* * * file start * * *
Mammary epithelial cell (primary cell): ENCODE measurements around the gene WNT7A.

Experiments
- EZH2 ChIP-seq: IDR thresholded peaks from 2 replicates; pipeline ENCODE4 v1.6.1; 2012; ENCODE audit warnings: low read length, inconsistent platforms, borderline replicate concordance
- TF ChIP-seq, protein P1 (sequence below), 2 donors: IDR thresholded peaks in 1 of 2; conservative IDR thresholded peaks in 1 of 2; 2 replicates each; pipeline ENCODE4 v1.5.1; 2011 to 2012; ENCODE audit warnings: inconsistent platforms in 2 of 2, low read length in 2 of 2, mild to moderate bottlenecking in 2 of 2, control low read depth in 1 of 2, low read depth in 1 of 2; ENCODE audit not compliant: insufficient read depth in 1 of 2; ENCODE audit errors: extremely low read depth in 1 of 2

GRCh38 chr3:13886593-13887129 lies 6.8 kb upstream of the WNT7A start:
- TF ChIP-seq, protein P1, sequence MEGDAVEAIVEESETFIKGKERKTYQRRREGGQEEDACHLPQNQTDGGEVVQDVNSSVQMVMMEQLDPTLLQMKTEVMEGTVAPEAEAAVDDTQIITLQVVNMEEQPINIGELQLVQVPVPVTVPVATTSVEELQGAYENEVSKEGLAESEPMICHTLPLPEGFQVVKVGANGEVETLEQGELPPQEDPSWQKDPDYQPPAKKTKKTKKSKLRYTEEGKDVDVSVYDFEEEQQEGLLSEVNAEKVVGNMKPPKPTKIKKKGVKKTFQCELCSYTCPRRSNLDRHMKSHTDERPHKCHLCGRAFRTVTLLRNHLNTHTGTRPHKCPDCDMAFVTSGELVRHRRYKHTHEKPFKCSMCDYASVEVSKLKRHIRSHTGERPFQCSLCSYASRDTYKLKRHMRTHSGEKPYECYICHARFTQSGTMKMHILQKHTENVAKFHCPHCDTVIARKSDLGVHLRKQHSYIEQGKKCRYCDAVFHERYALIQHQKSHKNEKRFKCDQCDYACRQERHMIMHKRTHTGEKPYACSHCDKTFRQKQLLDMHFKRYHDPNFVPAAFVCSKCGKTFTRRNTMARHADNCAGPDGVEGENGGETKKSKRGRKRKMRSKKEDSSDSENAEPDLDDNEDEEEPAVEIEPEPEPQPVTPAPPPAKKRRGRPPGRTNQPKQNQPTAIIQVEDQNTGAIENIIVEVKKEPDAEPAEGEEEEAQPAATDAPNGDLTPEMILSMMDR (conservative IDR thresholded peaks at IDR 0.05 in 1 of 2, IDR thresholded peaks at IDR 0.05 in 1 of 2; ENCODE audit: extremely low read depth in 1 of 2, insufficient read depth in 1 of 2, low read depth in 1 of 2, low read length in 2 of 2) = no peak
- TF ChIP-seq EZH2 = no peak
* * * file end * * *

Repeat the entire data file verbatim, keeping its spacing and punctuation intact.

Mammary epithelial cell (primary cell): ENCODE measurements around the gene WNT7A.

Experiments
- EZH2 ChIP-seq: IDR thresholded peaks from 2 replicates; pipeline ENCODE4 v1.6.1; 2012; ENCODE audit warnings: low read length, inconsistent platforms, borderline replicate concordance
- TF ChIP-seq, protein P1 (sequence below), 2 donors: IDR thresholded peaks in 1 of 2; conservative IDR thresholded peaks in 1 of 2; 2 replicates each; pipeline ENCODE4 v1.5.1; 2011 to 2012; ENCODE audit warnings: inconsistent platforms in 2 of 2, low read length in 2 of 2, mild to moderate bottlenecking in 2 of 2, control low read depth in 1 of 2, low read depth in 1 of 2; ENCODE audit not compliant: insufficient read depth in 1 of 2; ENCODE audit errors: extremely low read depth in 1 of 2

GRCh38 chr3:13886593-13887129 lies 6.8 kb upstream of the WNT7A start:
- TF ChIP-seq, protein P1, sequence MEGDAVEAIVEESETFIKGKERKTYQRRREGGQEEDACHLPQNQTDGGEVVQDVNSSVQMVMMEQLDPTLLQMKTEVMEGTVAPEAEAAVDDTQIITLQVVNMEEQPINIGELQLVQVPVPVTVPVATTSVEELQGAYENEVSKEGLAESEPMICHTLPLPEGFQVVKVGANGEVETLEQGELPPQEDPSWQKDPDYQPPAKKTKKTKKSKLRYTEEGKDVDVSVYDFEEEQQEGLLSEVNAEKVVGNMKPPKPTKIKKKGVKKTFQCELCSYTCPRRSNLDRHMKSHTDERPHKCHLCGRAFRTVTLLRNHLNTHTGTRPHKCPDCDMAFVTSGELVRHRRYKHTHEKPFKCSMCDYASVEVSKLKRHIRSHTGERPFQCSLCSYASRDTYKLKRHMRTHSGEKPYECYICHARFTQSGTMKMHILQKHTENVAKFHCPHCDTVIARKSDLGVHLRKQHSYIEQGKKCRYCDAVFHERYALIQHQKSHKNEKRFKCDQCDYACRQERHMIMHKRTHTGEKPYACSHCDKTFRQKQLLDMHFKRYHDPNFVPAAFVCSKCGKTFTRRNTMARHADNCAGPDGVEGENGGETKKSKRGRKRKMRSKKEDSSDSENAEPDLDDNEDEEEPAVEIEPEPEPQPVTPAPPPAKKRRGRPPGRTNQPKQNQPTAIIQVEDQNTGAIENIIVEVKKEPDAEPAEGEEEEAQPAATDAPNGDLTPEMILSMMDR (conservative IDR thresholded peaks at IDR 0.05 in 1 of 2, IDR thresholded peaks at IDR 0.05 in 1 of 2; ENCODE audit: extremely low read depth in 1 of 2, insufficient read depth in 1 of 2, low read depth in 1 of 2, low read length in 2 of 2) = no peak
- TF ChIP-seq EZH2 = no peak